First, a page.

Content flatrate is feasible according to French study

By EDRi · June 7, 2006

Nothing in the national law and international obligations prevents states
from permitting file-sharing as long as they subject it to a levy. This is
the conclusion of a legal feasibility study under the supervision of Prof.
André Lucas, the most renowned copyright scholar in France.

The study on the feasibility of compensation for peer-to-peer file-sharing,
first released in French in June 2005, has been translated into English for
wider accessibility. The translation has been conducted at the initiative of
the German advocacy group with the support of BEUC, the
European Consumers’s Organisation, and Stiftung Bridge.

The analysis concludes that downloading is covered by the private copying
exception, provided that the existing system of remuneration is adapted.
Internet service providers would have to pay a levy, just as the
manufacturers and importers of blank media do today.
For uploading, the authors envisage subjecting the so called making
available right to mandatory collective management. In short, “compulsory
collective management is not perceived as reversing the fundamental
principles of copyright, but instead ‘reinforcing and (..) organising the
protection granted to authors against infringements of their fundamental
rights, as consecrated in French law since 1793”.

L’Alliance Public-Artistes has supported its arguments for a Global Licence
by additional studies on the technical and economic feasibility. The latter
find that a levy of 5 Euros per month is economically justified. These
studies have thoroughly invalidated arguments that a flat rate compensation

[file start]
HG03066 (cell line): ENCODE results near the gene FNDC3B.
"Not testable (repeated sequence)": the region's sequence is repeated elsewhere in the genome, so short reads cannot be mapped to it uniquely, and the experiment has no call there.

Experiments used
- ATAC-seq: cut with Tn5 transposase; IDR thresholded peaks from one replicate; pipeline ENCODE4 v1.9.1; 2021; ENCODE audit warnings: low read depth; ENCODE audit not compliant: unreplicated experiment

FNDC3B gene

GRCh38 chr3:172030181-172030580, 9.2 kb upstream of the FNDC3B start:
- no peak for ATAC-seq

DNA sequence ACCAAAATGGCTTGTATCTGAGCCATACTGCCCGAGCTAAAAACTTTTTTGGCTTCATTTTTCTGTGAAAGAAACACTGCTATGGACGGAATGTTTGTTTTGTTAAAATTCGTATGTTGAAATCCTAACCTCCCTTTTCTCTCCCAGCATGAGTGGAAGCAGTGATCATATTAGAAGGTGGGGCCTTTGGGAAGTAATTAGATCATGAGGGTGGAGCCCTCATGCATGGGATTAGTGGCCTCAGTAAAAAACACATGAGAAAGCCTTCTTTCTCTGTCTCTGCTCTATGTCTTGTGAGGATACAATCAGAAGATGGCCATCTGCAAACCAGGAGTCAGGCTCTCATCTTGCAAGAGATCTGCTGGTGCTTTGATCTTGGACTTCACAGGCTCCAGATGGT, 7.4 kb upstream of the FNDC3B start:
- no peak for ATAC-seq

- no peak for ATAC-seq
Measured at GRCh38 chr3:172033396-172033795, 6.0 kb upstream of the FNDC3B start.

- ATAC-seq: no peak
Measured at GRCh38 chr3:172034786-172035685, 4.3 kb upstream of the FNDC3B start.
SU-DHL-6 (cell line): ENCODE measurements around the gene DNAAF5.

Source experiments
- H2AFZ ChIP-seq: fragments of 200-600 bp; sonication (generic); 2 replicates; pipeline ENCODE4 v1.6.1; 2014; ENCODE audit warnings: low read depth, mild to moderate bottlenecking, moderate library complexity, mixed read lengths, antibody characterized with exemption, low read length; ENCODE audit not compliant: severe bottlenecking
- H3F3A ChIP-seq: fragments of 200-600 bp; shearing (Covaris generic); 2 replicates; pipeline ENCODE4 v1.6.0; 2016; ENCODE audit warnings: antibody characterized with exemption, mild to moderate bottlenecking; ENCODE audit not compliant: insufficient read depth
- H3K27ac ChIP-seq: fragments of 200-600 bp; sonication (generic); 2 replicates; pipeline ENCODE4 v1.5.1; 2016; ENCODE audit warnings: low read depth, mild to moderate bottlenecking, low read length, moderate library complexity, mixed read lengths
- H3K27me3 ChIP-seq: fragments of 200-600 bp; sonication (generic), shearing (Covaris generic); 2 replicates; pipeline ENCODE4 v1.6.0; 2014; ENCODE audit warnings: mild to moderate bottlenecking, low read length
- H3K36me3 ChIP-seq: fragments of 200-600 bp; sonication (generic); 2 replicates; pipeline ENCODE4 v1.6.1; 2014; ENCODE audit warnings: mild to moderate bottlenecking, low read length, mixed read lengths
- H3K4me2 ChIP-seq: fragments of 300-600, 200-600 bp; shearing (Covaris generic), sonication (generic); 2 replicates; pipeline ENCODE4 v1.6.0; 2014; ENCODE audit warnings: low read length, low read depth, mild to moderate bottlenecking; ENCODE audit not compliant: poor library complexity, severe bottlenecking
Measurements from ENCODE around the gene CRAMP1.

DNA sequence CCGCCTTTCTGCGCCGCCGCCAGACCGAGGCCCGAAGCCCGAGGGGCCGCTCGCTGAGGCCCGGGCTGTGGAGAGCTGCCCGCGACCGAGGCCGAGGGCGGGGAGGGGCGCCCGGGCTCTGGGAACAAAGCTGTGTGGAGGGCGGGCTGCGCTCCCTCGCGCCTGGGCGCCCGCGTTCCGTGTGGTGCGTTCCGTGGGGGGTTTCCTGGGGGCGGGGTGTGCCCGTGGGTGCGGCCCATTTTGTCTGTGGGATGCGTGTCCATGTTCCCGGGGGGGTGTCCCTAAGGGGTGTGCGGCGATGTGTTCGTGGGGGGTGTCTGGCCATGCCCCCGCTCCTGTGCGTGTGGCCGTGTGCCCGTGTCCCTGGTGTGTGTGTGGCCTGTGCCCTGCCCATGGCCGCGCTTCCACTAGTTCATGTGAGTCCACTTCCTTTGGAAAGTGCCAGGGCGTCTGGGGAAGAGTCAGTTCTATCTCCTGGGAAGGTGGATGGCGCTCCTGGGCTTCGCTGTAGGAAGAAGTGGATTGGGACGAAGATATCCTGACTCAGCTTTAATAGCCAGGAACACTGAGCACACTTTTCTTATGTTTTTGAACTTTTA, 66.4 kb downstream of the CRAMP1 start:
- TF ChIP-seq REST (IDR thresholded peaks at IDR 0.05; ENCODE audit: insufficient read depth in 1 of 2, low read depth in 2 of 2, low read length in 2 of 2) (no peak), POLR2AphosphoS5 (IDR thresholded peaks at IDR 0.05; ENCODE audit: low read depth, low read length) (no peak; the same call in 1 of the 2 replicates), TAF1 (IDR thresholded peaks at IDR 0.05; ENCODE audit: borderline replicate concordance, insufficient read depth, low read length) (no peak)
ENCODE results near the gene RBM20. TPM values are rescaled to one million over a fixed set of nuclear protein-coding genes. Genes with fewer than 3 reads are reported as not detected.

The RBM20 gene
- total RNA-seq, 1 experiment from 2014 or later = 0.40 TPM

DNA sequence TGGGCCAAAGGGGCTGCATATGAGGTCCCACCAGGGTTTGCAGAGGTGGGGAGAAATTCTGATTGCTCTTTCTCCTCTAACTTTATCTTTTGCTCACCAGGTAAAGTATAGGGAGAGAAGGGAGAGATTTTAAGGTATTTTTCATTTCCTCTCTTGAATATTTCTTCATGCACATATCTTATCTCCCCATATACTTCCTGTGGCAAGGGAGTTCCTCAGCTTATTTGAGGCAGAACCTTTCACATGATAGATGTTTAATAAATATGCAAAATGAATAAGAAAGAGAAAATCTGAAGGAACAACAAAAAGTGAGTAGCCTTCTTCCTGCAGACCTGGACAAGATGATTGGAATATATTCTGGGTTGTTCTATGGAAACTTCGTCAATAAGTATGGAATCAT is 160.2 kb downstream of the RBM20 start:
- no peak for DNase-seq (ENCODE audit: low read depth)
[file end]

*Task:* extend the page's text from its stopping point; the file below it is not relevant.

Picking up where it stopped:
for legal file-sharing is not compatible with national, European and
international copyright law and that it threatens the emerging online
market. Such arguments were brought forth, among others, by the German
Ministry of Justice.

With reference to the Lucas study, Members of French Parliament from both
the conservative ruling party as well as from the socialist party have
advanced amendments to the recent copyright law reform in France with the
aim of introducing a Global Licence. The National Assembly passed these
amendments on 22 December 2005.

The Global Licence was a reality in the proposals for a short period of
time. The rights industry only managed to get it rolled back by an
unprecedented campaign that Liberation called “total war on the Global
Licence”. When the administration brought the draft copyright law up for
vote in the French National Assembly in January again, the provision on the
Global Licence was gone. considers that collective rights management is ideally
suited for the individual mass medium Internet. It is legally, technically
and economically feasible. also expresses its hope in
increasing the rationality of the international copyright debate by
releasing an English translation of the Lucas study.

Peer-to-peer File Sharing and Literary and Artistic Property – A Feasibility
Study regarding a system of compensation for the exchange of works via the
English Version (03.2006)
French Version (05.2005)

Study Shows : Content Flatrate is Feasible! (28.05.2006)

EDRI-gram : Update on French EUCD Transposition (29.03.2006)

(Contribution by Volker Grassmuck ,